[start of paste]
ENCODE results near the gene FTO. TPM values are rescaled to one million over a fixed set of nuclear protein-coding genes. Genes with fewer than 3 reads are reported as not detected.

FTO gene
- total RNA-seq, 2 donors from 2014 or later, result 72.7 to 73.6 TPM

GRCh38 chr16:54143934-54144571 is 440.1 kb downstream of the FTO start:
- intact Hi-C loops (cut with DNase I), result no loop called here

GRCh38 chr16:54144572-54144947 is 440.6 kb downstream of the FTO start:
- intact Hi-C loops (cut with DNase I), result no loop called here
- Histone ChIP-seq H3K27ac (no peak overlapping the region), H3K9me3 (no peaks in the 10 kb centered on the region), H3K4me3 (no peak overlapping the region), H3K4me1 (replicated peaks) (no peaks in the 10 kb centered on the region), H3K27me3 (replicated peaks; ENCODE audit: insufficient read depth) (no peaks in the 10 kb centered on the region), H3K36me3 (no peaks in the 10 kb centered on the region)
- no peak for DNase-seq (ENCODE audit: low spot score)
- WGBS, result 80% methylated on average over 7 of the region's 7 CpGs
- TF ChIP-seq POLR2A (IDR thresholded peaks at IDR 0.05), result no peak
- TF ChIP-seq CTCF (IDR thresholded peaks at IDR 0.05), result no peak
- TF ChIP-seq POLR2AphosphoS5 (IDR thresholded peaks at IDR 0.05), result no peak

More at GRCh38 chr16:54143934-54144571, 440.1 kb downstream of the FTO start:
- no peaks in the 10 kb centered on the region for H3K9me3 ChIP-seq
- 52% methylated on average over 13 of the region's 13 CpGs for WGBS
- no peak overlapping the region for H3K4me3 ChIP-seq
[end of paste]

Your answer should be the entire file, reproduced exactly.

ENCODE results near the gene FTO. TPM values are rescaled to one million over a fixed set of nuclear protein-coding genes. Genes with fewer than 3 reads are reported as not detected.

FTO gene
- total RNA-seq, 2 donors from 2014 or later, result 72.7 to 73.6 TPM

GRCh38 chr16:54143934-54144571 is 440.1 kb downstream of the FTO start:
- intact Hi-C loops (cut with DNase I), result no loop called here

GRCh38 chr16:54144572-54144947 is 440.6 kb downstream of the FTO start:
- intact Hi-C loops (cut with DNase I), result no loop called here
- Histone ChIP-seq H3K27ac (no peak overlapping the region), H3K9me3 (no peaks in the 10 kb centered on the region), H3K4me3 (no peak overlapping the region), H3K4me1 (replicated peaks) (no peaks in the 10 kb centered on the region), H3K27me3 (replicated peaks; ENCODE audit: insufficient read depth) (no peaks in the 10 kb centered on the region), H3K36me3 (no peaks in the 10 kb centered on the region)
- no peak for DNase-seq (ENCODE audit: low spot score)
- WGBS, result 80% methylated on average over 7 of the region's 7 CpGs
- TF ChIP-seq POLR2A (IDR thresholded peaks at IDR 0.05), result no peak
- TF ChIP-seq CTCF (IDR thresholded peaks at IDR 0.05), result no peak
- TF ChIP-seq POLR2AphosphoS5 (IDR thresholded peaks at IDR 0.05), result no peak

More at GRCh38 chr16:54143934-54144571, 440.1 kb downstream of the FTO start:
- no peaks in the 10 kb centered on the region for H3K9me3 ChIP-seq
- 52% methylated on average over 13 of the region's 13 CpGs for WGBS
- no peak overlapping the region for H3K4me3 ChIP-seq